"Fans often know the 'fan object' better than the owners," said Zoe Fraade-Blanar, co-author with her business partner and husband Aaron Glazer of the new book "Superfandom: How Our Obsessions are Changing What We Buy and Who We Are."
A "fan object" is a celebrity, or even a fictional character like Harry Potter, that fans become infatuated with, and feel emotionally connected to.
"They have spent the time, the energy, the love — parts of their soul in a way — to get to know these things often much better than anyone who's officially involved in [them]."
Superfan groups are, in some cases, taking the place of more traditional organizations working for social change, thanks to the unifying power of fandom. The "Harry Potter" craze, which swept the world of children and adults alike in the early 2000s and continues to this day, is a prime example. Some Potter superfans are so devoted to the way they believe Harry — as though he were a real person — would behave, that they have taken issue with companies that don't properly adhere to the literary character's image, or conscience.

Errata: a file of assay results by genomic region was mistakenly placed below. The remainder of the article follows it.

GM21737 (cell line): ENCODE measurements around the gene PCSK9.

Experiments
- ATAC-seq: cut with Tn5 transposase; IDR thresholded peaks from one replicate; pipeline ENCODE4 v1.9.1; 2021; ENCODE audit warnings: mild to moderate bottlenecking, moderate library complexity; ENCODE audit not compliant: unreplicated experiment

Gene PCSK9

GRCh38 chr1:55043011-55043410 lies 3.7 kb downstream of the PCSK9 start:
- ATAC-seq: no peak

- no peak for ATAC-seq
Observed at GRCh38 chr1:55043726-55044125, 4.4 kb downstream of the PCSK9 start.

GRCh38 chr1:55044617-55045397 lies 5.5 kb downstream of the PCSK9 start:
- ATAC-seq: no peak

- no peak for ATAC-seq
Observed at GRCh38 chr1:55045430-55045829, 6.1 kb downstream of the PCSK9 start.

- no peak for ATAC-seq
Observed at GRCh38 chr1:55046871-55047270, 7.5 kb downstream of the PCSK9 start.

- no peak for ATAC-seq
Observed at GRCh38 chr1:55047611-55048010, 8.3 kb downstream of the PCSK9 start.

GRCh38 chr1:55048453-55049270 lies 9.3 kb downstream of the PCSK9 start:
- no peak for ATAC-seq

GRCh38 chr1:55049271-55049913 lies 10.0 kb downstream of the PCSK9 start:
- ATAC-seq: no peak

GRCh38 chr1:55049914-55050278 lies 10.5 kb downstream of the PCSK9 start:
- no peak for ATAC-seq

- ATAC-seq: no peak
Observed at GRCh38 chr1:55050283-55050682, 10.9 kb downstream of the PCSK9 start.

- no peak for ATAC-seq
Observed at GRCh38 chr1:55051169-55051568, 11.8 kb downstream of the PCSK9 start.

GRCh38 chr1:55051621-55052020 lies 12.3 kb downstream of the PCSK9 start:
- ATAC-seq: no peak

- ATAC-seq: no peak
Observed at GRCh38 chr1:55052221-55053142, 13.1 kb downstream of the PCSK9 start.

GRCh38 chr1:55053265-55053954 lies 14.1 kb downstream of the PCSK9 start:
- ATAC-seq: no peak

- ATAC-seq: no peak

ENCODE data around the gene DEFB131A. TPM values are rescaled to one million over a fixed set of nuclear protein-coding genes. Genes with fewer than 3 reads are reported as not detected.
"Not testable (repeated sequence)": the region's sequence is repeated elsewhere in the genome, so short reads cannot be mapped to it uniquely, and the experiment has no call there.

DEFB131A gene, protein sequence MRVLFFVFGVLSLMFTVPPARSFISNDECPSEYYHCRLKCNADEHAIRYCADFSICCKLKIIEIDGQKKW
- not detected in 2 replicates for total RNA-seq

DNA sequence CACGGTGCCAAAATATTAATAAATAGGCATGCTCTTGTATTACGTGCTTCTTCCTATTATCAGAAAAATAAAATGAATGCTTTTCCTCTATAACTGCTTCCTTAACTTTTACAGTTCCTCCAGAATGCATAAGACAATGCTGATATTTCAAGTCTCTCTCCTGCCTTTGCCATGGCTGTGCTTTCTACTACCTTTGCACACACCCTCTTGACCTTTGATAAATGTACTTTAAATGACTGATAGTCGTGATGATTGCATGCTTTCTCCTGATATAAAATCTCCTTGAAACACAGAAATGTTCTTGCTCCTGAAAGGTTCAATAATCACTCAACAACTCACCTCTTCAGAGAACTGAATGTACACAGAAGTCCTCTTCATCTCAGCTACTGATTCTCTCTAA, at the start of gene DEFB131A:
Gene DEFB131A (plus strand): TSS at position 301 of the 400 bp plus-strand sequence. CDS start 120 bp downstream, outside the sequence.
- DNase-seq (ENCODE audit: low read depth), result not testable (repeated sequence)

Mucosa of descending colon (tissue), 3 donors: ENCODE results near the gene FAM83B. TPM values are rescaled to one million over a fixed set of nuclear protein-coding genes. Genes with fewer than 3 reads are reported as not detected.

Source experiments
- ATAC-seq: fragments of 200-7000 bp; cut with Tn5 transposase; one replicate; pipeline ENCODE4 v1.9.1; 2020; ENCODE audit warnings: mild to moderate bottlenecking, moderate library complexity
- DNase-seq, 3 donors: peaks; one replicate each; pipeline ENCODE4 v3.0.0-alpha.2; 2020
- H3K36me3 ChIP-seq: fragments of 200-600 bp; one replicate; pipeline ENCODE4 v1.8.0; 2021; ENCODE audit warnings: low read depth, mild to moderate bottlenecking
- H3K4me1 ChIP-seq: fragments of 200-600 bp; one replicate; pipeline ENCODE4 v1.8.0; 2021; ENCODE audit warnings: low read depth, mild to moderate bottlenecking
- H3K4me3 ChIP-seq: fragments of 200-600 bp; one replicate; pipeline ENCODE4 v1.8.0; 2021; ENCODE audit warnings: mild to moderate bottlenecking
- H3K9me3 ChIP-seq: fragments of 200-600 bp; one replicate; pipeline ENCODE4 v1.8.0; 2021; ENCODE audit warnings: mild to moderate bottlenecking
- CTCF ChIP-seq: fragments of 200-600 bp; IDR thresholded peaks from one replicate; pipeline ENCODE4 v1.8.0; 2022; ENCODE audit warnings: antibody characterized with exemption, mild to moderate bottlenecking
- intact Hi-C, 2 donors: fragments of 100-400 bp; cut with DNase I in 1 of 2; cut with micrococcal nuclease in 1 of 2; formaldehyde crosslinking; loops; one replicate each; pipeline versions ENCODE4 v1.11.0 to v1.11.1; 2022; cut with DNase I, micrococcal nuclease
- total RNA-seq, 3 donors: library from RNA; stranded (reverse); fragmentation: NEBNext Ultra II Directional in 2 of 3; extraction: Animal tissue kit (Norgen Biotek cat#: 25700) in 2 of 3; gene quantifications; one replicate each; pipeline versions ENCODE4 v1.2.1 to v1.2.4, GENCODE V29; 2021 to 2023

In one example, a group of superfans petitioned Warner Brothers to address conditions for workers involved in production of "Harry Potter"-branded chocolate frogs.
"There's a lot of slavery in chocolate production, and it's not a great thing," said Glazer. "[The fans] decided that this is not something Harry Potter would believe in, and they don't want anything done in Harry's name, as they say it, that would be opposed to what his own morals would be."
It turns out, when fictitious characters become such fan objects, they can wield as much power for good as the Sword of Gryffindor.
"They waged a battle with Warner Brothers over the course of a number of years to get them to use fair trade-certified chocolate, and they finally won," noted Glazer.